Rev. James Dallaway, F.S.A. (1763 - 1834)

by Mark Antony Lower, M.A., F.S.A. in his book 'The Worthies of Sussex' published in 1865

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In 1797 Mr. Dallaway was appointed Secretary to the Earl-Marshal, an office which brought him into close connection with the College of Arms, and also led to his association with the county of Sussex. He resided principally at Arundel for some years, in that capacity. At the death of his patron in 1815, he was re-appointed to office by Lord Henry Howard, the deputy Earl-Marshal, and again subsequently when Henry Charles, Duke of Norfolk was, in 1824, enabled by Act of Parliament to execute the functions of his high office in person. In 1799, Duke Charles presented him to the rectory of South Stoke in this county, which he resigned in 1803, on his Grace's procuring for him the vicarage and sinecure rectory of Slynfold, which is in the patronage of the See of Chichester. In 1801 he exchanged for the rectory of Llanmaes in the county of Glamorgan, which had been given to him by the Marquis of Bute, the vicarage of Letherhed, in the gift of the Dean and Chapter of Rochester. The two benefices of Letherhed and Slynfold he held for the remainder of his life. In 1811 he obtained the prebend of Hova Ecclesia in Chichester cathedral, which in 1816 he exchanged for that of Ferring; the latter he resigned in 1826 to the Rev. Edmund Cartwright, on that gentleman's succeeding him in the Editorship of the History of Western Sussex.

In the meantime he had published several works – “Anecdotes of the Arts in England”, “Observations on English Architecture” and “Statuary and Sculpture among the Ancients.” He also edited, in 1803, in five octavo volumes, “The Letters and Works of Lady Mary Wortley Montague from her original manuscripts,” with a memoir.[1]

But it is to the “History of Western Sussex” that Mr. Dallaway owes his locus standi among our 'Worthies'. The literary and antiquarian world had long looked for the result of the zeal and ability displayed by Sir William Burrell in collecting everything illustrative of our county history; but first his ill health, and subsequently his death, disappointed such hopes, and the huge collections known as the Burrell Manuscripts lay a comparatively dead letter on the shelves of the British Museum. The Duke of Norfolk, participating in the common regret, munificently determined to publish at his own expense, under proper editorship, a selection of so much of those collections as should compose a history of the Western Division of Sussex. Upon this work, for due remuneration, Mr. Dallaway was employed; and the first volume, containing the preliminary history, and the topography of the City and Rape of Chichester, was published in 1815.

The history of county histories is for the most part a history of misfortune: in too many instances the authors have incurred ruinous loss: in others, by some apparent fatality, the copies have been burnt or otherwise destroyed. Of the five hundred impressions of Dallaway's Western Sussex, about 125 had been disposed of, when a fire at the establishment of Messrs. Bensley destroyed all the remainder. The fate of the first part of the second volume (the Rape of Arundel) was even still more unfortunate. At the time of the fire above-mentioned, sixty copies had been sent out to be stitched, and were thus saved: all the rest perished.[2]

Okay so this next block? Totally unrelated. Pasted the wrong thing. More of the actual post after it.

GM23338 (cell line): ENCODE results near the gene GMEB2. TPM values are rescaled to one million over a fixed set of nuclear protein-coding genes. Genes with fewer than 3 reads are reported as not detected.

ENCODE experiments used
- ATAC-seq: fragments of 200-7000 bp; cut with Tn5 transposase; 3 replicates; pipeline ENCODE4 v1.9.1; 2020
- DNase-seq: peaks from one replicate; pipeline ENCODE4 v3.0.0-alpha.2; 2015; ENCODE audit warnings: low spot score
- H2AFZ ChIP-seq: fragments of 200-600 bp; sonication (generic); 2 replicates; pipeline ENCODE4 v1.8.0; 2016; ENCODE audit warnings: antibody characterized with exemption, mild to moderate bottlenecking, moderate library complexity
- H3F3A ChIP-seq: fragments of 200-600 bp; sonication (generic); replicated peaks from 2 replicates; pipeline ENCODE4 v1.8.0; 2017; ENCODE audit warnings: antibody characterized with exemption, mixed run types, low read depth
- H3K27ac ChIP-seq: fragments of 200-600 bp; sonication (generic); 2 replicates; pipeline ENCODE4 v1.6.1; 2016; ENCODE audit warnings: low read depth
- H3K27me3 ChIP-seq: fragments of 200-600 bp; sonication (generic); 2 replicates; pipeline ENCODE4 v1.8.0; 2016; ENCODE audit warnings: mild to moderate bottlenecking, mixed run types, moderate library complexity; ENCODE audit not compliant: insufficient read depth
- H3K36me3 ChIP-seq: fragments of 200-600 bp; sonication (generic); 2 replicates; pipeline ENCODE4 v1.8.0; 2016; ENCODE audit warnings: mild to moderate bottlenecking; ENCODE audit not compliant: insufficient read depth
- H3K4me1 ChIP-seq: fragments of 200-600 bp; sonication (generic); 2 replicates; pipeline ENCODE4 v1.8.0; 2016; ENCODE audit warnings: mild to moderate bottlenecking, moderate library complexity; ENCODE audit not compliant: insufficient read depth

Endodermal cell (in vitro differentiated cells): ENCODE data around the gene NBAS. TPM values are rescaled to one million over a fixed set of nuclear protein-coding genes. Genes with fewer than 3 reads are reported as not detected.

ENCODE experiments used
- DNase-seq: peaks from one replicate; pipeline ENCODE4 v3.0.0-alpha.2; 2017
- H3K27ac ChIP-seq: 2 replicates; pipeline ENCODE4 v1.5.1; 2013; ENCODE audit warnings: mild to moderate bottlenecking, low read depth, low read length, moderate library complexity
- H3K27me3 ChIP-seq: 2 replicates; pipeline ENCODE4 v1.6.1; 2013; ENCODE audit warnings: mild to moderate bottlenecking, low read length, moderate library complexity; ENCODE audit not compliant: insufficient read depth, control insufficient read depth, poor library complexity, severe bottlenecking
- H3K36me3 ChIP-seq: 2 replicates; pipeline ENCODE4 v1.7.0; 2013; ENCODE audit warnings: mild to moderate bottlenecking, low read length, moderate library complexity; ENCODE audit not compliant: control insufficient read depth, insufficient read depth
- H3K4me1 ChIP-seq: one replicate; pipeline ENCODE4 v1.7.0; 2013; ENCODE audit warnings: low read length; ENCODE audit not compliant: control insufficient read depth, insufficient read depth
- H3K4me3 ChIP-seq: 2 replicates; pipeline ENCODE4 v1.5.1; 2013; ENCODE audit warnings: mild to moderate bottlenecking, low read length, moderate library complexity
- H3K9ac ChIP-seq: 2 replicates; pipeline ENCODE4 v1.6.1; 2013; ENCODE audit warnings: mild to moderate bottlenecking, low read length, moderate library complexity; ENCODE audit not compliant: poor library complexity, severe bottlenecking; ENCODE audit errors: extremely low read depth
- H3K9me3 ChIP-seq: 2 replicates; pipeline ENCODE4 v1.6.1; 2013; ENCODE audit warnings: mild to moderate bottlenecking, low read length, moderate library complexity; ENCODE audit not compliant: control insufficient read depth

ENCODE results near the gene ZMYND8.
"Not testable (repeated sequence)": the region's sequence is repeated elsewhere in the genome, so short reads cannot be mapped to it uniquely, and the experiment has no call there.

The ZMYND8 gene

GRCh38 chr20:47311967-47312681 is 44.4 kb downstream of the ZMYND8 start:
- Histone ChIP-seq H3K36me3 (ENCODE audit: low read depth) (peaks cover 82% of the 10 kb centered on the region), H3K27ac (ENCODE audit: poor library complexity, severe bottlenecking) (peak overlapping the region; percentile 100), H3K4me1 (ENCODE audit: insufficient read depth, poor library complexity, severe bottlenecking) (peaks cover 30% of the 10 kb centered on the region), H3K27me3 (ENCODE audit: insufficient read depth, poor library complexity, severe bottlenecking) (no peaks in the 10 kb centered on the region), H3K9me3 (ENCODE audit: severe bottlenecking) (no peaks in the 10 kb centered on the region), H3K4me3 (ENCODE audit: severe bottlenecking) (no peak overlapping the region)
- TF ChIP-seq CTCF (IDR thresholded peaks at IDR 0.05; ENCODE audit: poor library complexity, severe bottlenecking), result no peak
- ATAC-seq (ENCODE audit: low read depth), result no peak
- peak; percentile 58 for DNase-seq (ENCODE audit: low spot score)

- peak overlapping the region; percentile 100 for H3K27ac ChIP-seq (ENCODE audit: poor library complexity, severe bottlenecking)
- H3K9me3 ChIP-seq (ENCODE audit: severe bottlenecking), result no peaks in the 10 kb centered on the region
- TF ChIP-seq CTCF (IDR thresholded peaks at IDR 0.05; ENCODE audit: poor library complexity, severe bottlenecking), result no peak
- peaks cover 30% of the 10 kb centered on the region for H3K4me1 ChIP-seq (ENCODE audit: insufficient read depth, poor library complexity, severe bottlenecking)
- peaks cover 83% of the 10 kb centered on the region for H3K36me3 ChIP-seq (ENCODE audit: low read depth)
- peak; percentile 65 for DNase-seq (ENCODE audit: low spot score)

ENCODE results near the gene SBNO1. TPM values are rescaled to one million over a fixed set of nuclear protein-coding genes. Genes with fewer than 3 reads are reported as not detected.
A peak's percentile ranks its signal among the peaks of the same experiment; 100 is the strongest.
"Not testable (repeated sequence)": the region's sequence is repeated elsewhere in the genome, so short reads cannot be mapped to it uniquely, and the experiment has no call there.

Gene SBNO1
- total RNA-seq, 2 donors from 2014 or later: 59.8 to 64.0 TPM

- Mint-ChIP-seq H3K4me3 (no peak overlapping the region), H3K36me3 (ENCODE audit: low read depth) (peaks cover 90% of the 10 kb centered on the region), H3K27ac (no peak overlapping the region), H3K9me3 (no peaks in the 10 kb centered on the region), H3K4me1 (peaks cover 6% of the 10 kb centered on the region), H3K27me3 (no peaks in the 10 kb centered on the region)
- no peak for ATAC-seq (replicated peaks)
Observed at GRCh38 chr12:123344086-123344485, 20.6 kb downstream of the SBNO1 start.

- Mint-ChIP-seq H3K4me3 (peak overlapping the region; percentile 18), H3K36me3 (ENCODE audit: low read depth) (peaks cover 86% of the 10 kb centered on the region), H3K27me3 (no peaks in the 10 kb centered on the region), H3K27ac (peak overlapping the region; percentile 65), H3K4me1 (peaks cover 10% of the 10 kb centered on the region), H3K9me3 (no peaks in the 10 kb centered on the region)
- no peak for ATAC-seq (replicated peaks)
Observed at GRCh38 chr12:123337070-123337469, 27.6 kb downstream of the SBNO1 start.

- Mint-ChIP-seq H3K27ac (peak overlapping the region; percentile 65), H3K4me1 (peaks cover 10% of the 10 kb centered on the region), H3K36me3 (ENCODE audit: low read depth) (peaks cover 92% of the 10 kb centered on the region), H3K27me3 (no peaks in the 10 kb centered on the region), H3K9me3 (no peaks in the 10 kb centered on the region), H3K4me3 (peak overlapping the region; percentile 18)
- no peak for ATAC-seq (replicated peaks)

Mr. Dallaway's other works were, a description of “the Vicar's Garden at Letherhed” to accompany thirteen etchings by Mrs. Dallaway;[3] “William Wyrcestre Redivivus” notices of church architecture in the fifteenth century; various contributions to the Archaeologia, the Retrospective Review, the Gentleman's Magazine, &c. In 1826 he superintended a finely embellished edition of Walpole's Anecdotes of Painting, which includes Vertue's Memoirs of the English Painters and Engravers. “But however accomplished in his acquaintance with art, and refined in his taste, Mr. Dallaway may have been, it cannot be concealed that he was by no means calculated for either a biographical or a topographical historian; and both this work and his History of Sussex abound with marks of haste, carelessness, and inaccuracy.”[4] Such is the opinion of a friendly biographer, which, so far as the latter publication is concerned, I am compelled to adopt. The typography and the illustrations of the work are of the highest merit, but it abounds with errors so manifest that one can rarely accept a fact or a date without collateral evidence, or reference to the original sources of information.

Mr. Dallaway died at Letherhed June 6th. 1834, aged 71, and was buried in the church-yard there, beneath the luxuriant boughs of a widely-spreading elm, which attracts the admiration of every passenger.

[1] Gent. Mag., ut supra

[2] The Rev. Edmund Cartwright, upon whom devolved the completion of the History of Western Sussex, reprinted 250 copies of the Rape of Arundel in 1832.

[3] This accomplished lady, Harriet-Anne, daughter of John Jefferies, Esq., Alderman of Gloucester, is I believe still living (1864). In 1828 she published “A Manual of Heraldry for Amateurs”. By her Mr. Dallaway had an only child, Harriet-Jane.

[4] Gent. Mag., ut supra

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